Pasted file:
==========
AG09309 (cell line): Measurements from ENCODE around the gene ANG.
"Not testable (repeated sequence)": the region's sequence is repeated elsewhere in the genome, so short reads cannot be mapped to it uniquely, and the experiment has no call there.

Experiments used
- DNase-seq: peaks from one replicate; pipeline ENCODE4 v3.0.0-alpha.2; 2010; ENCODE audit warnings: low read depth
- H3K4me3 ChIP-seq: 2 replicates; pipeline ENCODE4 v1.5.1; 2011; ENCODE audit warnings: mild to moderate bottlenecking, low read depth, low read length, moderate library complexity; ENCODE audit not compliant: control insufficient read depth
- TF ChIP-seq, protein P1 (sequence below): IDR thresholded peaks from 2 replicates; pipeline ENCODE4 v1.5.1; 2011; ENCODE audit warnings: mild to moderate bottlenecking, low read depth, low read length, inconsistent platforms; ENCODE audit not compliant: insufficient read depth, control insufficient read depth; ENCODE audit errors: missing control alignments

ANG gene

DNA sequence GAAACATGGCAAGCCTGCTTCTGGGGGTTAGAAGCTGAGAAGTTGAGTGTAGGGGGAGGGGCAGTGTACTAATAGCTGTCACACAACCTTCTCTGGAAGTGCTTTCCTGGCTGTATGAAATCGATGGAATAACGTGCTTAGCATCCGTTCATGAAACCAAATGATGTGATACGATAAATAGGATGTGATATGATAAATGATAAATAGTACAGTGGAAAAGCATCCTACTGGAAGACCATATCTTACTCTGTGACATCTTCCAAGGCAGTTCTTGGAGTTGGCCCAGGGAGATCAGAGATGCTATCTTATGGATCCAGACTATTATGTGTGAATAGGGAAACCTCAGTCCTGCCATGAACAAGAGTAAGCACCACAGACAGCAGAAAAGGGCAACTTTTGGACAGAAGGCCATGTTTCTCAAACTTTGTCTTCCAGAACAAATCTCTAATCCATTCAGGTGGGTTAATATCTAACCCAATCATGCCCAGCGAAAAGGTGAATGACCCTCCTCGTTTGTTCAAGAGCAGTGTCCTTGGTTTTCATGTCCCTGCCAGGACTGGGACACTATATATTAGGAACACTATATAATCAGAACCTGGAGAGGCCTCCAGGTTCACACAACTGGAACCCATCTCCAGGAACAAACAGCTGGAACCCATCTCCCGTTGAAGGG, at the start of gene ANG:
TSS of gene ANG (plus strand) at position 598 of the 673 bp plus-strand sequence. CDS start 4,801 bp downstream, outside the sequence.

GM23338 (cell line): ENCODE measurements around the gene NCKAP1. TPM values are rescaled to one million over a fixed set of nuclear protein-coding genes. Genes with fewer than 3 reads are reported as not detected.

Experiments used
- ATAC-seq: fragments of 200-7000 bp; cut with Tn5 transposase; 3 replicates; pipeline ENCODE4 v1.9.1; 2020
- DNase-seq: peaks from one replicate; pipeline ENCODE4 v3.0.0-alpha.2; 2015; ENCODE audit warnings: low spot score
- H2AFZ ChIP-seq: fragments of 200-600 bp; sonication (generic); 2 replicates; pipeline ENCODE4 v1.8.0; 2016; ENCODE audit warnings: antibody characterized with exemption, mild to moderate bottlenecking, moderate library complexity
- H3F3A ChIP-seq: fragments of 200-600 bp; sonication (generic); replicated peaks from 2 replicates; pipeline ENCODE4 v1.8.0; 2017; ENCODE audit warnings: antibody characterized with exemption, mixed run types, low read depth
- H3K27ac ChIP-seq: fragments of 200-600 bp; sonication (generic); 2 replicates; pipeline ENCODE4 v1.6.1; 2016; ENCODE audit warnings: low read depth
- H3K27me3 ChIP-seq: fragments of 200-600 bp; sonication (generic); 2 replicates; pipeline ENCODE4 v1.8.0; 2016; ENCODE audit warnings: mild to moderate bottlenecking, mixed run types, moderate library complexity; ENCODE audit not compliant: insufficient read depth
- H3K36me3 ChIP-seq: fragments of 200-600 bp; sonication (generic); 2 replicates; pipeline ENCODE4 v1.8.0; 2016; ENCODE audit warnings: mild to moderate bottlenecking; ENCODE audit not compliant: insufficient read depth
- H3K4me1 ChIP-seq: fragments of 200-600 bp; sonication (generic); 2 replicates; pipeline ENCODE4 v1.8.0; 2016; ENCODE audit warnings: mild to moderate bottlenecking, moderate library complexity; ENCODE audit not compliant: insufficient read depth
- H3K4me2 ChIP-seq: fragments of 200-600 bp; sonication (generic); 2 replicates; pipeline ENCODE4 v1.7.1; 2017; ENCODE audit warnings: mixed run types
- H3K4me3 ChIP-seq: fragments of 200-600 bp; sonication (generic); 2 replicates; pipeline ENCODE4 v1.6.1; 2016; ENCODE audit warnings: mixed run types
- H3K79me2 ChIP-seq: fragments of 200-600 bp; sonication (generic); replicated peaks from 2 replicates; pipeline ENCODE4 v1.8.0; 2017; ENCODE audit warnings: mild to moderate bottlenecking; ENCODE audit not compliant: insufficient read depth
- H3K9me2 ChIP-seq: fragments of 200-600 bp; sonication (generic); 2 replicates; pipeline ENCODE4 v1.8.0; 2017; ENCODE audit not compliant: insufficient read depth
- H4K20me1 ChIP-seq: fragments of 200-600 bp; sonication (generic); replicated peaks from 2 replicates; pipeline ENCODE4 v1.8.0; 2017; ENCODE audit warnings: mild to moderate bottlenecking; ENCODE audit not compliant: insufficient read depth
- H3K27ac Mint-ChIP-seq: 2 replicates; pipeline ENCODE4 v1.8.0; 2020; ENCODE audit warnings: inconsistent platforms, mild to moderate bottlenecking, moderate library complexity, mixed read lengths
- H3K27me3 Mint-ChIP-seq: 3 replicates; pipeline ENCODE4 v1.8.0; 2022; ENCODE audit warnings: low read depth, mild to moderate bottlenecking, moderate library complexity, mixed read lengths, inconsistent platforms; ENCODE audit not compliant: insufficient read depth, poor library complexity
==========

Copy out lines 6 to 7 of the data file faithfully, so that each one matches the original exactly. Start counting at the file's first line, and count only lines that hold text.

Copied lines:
- TF ChIP-seq, protein P1 (sequence below): IDR thresholded peaks from 2 replicates; pipeline ENCODE4 v1.5.1; 2011; ENCODE audit warnings: mild to moderate bottlenecking, low read depth, low read length, inconsistent platforms; ENCODE audit not compliant: insufficient read depth, control insufficient read depth; ENCODE audit errors: missing control alignments

ANG gene